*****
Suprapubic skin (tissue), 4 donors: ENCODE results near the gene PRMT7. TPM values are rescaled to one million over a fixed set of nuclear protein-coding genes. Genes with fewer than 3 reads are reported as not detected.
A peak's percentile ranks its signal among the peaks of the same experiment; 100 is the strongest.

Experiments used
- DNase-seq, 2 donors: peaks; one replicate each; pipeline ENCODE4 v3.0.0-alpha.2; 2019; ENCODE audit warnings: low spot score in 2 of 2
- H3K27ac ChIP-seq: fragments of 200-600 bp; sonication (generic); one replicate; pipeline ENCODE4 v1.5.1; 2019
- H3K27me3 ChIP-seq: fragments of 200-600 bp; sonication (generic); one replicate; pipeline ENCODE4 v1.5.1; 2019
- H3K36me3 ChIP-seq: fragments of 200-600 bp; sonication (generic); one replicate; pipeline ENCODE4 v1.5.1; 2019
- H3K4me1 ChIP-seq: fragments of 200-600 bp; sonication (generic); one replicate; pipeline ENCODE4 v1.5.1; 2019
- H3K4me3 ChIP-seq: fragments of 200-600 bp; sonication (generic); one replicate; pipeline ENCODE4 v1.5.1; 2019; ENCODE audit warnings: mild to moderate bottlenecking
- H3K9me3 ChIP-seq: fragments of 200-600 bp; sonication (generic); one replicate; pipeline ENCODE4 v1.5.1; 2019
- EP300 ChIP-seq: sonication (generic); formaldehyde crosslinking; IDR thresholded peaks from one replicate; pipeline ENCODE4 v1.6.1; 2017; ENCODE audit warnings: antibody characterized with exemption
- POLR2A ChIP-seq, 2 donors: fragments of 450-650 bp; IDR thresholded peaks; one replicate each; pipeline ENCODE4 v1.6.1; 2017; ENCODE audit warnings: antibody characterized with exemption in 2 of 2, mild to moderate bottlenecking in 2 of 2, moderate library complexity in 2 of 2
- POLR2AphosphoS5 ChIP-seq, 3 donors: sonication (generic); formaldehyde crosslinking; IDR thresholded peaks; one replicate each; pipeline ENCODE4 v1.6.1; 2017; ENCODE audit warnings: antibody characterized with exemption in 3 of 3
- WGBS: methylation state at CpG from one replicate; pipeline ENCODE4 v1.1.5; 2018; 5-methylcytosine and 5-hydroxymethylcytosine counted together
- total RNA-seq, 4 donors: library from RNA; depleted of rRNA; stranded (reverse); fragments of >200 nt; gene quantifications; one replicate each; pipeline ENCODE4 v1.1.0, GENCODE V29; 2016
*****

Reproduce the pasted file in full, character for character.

Suprapubic skin (tissue), 4 donors: ENCODE results near the gene PRMT7. TPM values are rescaled to one million over a fixed set of nuclear protein-coding genes. Genes with fewer than 3 reads are reported as not detected.
A peak's percentile ranks its signal among the peaks of the same experiment; 100 is the strongest.

Experiments used
- DNase-seq, 2 donors: peaks; one replicate each; pipeline ENCODE4 v3.0.0-alpha.2; 2019; ENCODE audit warnings: low spot score in 2 of 2
- H3K27ac ChIP-seq: fragments of 200-600 bp; sonication (generic); one replicate; pipeline ENCODE4 v1.5.1; 2019
- H3K27me3 ChIP-seq: fragments of 200-600 bp; sonication (generic); one replicate; pipeline ENCODE4 v1.5.1; 2019
- H3K36me3 ChIP-seq: fragments of 200-600 bp; sonication (generic); one replicate; pipeline ENCODE4 v1.5.1; 2019
- H3K4me1 ChIP-seq: fragments of 200-600 bp; sonication (generic); one replicate; pipeline ENCODE4 v1.5.1; 2019
- H3K4me3 ChIP-seq: fragments of 200-600 bp; sonication (generic); one replicate; pipeline ENCODE4 v1.5.1; 2019; ENCODE audit warnings: mild to moderate bottlenecking
- H3K9me3 ChIP-seq: fragments of 200-600 bp; sonication (generic); one replicate; pipeline ENCODE4 v1.5.1; 2019
- EP300 ChIP-seq: sonication (generic); formaldehyde crosslinking; IDR thresholded peaks from one replicate; pipeline ENCODE4 v1.6.1; 2017; ENCODE audit warnings: antibody characterized with exemption
- POLR2A ChIP-seq, 2 donors: fragments of 450-650 bp; IDR thresholded peaks; one replicate each; pipeline ENCODE4 v1.6.1; 2017; ENCODE audit warnings: antibody characterized with exemption in 2 of 2, mild to moderate bottlenecking in 2 of 2, moderate library complexity in 2 of 2
- POLR2AphosphoS5 ChIP-seq, 3 donors: sonication (generic); formaldehyde crosslinking; IDR thresholded peaks; one replicate each; pipeline ENCODE4 v1.6.1; 2017; ENCODE audit warnings: antibody characterized with exemption in 3 of 3
- WGBS: methylation state at CpG from one replicate; pipeline ENCODE4 v1.1.5; 2018; 5-methylcytosine and 5-hydroxymethylcytosine counted together
- total RNA-seq, 4 donors: library from RNA; depleted of rRNA; stranded (reverse); fragments of >200 nt; gene quantifications; one replicate each; pipeline ENCODE4 v1.1.0, GENCODE V29; 2016